COI 2 Test 1

Know the treatment for Addison's disease.

(occurs when adrenal glands don't make enough cortisol and aldosterone)
Fluid and electrolyte balance
Steroids: cortisone and hydrocortisone.
Hormone replacement therapy.

Know the classical signs of increased intracranial pressure

Changes in LOC
Change in Vital signs
Ocular Signs
Severe headache
Confusion/changes in behavior
As the ICP continues to increase the patient will manifest changes on the contralateral (opposite side of mass)
With painful stimuli the patient will

Know the signs signifying neurological change in a patient

Altered level of consciousness
Muscle weakness/involuntary muscle contractions

Rapid acting insulin:

Lispro, Aspart, Glulisin
Onset (hours): <0.5
Peak: 0.5-2.5
Duration: 3-4.5

Intermediate acting insulin:

Isophane (NPH), lente
Onset (hours): 1-3
Peak: 3-8
Duration: 7-14

Long acting insulin:

bovine ultralente
Onset (hours): 2-4
Peak: 6-12
Duration: 12-30
Glargine, detemir
Onset: 1-2
Peak: none
Duration: 18-24

Know the basic functions of each of the endocrine glands covered in class

Thyroid: affects metabolism
Pituitary: secretes many different hormones, some of which affect other glands
Parathyroid: help regulate level of calcium in blood
Adrenal: help trigger the fight-or-flight response
Pancreas: regulates the level of sugar in bl

Know the teaching/education for a patient in Addisonian crisis

Avoid stress

Know the common diagnostic neurological studies and indications

Lumbar Puncture (Insertion of needle under sterile technique into subarachnoid space): Cerebrospinal Fluid Analysis
Electroencephalography (EEG): Seizure
Electromyography (EMG) and Nerve Conduction Study: Neuromuscular disorders
Computed Tomography (CT)

Know your basic stroke emergency assessment

Face: Is one side of the face drooping? Ask the person to smile
Arms: does one arm drift downward? Have to person raise both arms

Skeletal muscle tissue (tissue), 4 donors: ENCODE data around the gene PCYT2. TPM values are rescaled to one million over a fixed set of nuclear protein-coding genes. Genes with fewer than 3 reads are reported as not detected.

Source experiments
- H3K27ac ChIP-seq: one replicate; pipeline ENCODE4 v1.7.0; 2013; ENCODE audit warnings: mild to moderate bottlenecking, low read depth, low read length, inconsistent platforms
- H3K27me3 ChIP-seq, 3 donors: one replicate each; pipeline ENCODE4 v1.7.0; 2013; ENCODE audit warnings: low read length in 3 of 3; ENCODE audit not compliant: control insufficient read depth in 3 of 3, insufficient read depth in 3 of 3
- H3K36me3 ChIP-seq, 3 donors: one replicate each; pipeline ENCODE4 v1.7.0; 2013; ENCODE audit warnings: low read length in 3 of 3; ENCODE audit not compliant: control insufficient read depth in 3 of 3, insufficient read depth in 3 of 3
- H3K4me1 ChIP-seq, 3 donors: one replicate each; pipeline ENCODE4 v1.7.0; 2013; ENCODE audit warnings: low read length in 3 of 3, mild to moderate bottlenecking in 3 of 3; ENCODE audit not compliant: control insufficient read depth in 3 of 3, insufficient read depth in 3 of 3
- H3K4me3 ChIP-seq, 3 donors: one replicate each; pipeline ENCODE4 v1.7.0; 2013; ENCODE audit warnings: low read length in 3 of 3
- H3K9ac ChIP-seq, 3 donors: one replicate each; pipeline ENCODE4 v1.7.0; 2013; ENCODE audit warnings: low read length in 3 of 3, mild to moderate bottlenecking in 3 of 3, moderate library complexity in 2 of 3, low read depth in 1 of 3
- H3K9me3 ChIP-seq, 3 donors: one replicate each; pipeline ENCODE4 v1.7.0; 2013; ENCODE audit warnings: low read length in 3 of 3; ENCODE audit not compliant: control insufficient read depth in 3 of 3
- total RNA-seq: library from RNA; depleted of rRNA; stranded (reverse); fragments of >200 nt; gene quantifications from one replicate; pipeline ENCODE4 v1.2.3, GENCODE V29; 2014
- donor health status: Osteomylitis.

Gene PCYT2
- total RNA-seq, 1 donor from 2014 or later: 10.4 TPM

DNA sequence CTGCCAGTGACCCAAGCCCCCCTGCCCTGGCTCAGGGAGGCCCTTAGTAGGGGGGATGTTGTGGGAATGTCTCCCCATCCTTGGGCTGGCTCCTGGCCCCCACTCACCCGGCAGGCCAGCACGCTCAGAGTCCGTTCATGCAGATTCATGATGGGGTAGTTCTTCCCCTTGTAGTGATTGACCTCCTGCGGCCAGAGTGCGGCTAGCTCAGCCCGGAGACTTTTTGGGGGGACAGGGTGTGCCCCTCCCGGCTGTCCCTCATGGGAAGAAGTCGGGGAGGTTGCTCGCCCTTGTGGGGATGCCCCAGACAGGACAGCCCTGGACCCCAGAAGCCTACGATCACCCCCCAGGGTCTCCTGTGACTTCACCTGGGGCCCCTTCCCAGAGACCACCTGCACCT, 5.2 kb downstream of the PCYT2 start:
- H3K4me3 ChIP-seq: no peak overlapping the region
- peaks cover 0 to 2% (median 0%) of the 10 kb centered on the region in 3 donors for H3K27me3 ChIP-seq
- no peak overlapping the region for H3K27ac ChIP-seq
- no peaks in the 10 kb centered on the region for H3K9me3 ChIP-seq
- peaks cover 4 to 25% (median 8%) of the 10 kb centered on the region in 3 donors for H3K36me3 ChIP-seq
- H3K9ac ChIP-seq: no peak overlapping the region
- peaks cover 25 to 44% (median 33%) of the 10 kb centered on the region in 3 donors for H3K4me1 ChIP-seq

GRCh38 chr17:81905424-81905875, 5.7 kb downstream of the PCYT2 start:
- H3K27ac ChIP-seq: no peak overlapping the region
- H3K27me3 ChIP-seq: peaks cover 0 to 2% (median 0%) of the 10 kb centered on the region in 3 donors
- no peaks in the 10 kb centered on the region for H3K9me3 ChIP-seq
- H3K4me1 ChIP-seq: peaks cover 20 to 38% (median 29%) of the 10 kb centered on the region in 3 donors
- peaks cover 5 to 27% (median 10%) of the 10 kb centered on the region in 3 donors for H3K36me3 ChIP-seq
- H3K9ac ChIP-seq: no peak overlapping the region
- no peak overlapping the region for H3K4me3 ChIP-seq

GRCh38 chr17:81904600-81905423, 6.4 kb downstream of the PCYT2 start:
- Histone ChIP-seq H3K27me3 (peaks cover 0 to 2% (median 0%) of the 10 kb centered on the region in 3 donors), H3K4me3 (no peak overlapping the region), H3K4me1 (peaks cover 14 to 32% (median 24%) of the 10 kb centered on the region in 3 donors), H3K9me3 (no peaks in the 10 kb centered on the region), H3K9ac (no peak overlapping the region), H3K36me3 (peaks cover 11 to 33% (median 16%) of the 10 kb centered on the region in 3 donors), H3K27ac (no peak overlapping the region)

Speech: Are they slurring their speech or having difficulty getting the words out right? Have the person try to repea

Know the different presentations for the ischemic and hemorrhagic strokes

Ischemic: inadequate blood flow to a part of the brain
Hemorrhagic: bleeding into the brain that results in death of brain cells
Transient Ischemic Attack (TIA) transient episode of neurologic dysfunction caused by focal brain, spinal cord, or retinal isc

Know the interventions for the Alzheimer patient

Alzheimer's Disease: Chronic progressive, degenerative disease. Common form of dementia. Cause unknown but genetic plays a role in certain cases.
Nursing Intervention: Assess mental status, re-orientation, safety, assistive with ADL and self-care

Know the expected lab and diagnostic findings in Cushing's disease

Elevated serum cortisol levels
Elevated blood glucose
Elevated sodium (Na+) or hypernatremia
Decreased serum potassium (k+) or hypokalemia
Hint: Extra "Cush" for Cushing's a disorder of excess therefore almost all labs elevated
Dexamethasone suppression t

Know the important objective and subjective data collection for Cushing's disease

Subjective data:
Past medical and medication history (steroids)
Rheumatology patients, asthmatics, history of neuro-endocrine tumors
Body Image
Objective data:
Vital signs
Skin integrity


Health history
Hyperthyroidism treatment
Iodine-containing medications
Changes in appetite
Weight gain
Activity level
Speech, memory, or skin changes
Physical examination
Cold intolerance
Signs of depression
Heart rate
Gland tenderness


Subjective data:
heat intolerance
weight loss
objective data:
increase T3 and T4
decreased or undetectable TSH

Type 1

Absent or minimal insulin production
More common in young people but can be at any age

Type 2

Pancreas continues to produce some endogenous insulin but not enough insulin is produced OR body does not use insulin effectively